An opinion of Laura Rizzerio, philosopher (UNamur)
The principle of “free self-determination” is often invoked as a decisive criterion in certain ethical debates (abortion, euthanasia, care, organ donation, drugs, prostitution, etc.). It states that everyone has the right to decide independently about what they want for their own body, which seems legitimate. The problem is that this principle is often confused with the much broader principle of “full self-ownership” and this causes misunderstandings in its interpretation and implementation. It is in an attempt to dissipate these misunderstandings that I offer these few reflections here.
The principle of “full self-ownership” states that we have the right to use our body as if it were a “thing” that we possess, and to do with it what we want, while no one has the right to use it without our consent. That of “self-determination” refers only to the idea that we are people capable of acting autonomously, whose considered choices concerning oneself must be respected. If we stick to these definitions, we easily understand how these principles differ and also that, unlike the principle of “free disposal”, that of “full ownership” sins by its abstraction. Indeed, if we can easily experience a certain autonomy, experiencing “full self-ownership” seems much more complex, even impossible… and not necessarily desirable.
Can we indeed relate to our own body as “a thing” of which we have the property? Not so sure. The philosopher Merleau-Ponty has clearly shown why our body, the place par excellence of our relationship to the world, must be viewed as something other than an object that we possess. “[…] Both seer and visible, he who looks at all things, he can also look at himself, and recognize in what he sees the other side of his seeing power. (The Eye and the Spirit, 1960). By seeing oneself “seeing”, by touching oneself “touching”, the body is much more a medium that gives us access to the world by entering into a relationship with something other than oneself than a “thing” that belongs to us. In other words, the body reveals the world to us as endowed with meaning, common and shared. It is for this, moreover, that we owe him attention, respect and care (care) in all circumstances.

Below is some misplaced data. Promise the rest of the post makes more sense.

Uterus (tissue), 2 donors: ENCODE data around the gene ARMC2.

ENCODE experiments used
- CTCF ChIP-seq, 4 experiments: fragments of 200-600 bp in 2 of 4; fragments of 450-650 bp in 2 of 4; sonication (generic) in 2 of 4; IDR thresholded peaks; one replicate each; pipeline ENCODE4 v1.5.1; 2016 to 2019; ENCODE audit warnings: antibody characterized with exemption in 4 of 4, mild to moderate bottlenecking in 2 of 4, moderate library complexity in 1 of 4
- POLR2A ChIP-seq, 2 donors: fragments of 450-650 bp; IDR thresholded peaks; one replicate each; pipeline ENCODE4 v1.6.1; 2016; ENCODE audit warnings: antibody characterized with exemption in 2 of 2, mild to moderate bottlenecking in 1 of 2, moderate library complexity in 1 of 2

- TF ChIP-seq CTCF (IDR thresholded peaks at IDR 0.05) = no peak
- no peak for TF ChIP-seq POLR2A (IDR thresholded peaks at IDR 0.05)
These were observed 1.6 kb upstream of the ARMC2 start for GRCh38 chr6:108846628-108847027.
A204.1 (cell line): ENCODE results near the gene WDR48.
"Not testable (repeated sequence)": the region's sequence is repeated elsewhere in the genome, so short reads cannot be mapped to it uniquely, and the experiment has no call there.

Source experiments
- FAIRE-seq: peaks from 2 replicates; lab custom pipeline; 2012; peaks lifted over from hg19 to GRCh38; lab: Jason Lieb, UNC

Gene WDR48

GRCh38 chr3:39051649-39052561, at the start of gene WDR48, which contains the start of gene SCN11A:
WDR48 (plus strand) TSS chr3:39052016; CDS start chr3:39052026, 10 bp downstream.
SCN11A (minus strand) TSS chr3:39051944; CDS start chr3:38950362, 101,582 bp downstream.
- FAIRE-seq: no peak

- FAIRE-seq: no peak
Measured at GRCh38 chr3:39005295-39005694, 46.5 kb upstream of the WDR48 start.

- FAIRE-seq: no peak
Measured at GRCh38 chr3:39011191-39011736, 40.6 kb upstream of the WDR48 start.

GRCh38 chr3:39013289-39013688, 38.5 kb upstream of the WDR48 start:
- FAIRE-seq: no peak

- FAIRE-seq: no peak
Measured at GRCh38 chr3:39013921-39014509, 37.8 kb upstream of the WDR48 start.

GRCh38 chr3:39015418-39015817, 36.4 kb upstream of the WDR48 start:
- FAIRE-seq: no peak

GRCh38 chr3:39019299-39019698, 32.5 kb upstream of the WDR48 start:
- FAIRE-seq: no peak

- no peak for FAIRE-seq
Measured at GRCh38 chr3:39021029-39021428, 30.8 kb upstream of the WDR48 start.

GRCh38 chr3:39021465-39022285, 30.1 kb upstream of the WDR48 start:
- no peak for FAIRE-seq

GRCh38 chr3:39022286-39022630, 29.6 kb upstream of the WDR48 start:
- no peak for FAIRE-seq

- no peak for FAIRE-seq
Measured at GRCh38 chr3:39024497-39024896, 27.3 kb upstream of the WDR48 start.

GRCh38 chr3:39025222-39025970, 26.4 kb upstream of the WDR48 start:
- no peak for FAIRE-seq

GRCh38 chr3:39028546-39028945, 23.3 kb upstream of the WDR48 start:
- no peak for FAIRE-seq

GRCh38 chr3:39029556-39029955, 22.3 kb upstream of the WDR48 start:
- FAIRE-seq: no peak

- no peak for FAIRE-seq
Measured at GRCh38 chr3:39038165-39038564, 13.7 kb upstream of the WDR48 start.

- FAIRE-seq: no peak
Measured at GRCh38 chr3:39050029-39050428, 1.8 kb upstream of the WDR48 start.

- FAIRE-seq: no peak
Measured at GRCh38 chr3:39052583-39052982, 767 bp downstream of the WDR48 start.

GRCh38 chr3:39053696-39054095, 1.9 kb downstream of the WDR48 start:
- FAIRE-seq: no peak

It is here then that we can make a link with the other principle mentioned above, that of “free disposal”, because this principle finds in my opinion its justification precisely in the way of conceiving the body that we have just discussed. recall. Why should we respect each person’s autonomy and freedom, if not because each person is unique in the approach to the world made possible by their body? So, yes, acknowledging that everyone has the right to choose independently when it comes to their body is legitimate. The problem is that too often we confuse “autonomy” with “independence” and the absence of constraint, and we thus fall back into an abstract notion. Because, who can claim to experience autonomy in the sense of “full independence”?
Setting boundaries to guide our choices
Absolute independence requires transparency to self made impossible by being embodied, emotional and relational individuals. Very significant human experiences bear witness to this, because our feelings of love, tenderness, but also pain and sadness, constantly remind us that our lives are intertwined with those of others and that they evolve in an environment given. The search for our autonomy must accommodate these constraints and can therefore never be translated into a pure search for independence.
All of this leads us to conclude that the principle of “free self-determination” constitutes a legitimate decision-making criterion that must be taken care of and respected. But this principle should not be equated with that of full ownership of oneself and one’s body because, unlike the latter, it is based on the fact that we are relational beings, registered in a given environment, building ourselves thanks to the belonging to a common world. This requires him to set limits to guide our choices, so that no one can claim to make his body an “object” which he can dispose of as he pleases. Both his own and that of others.
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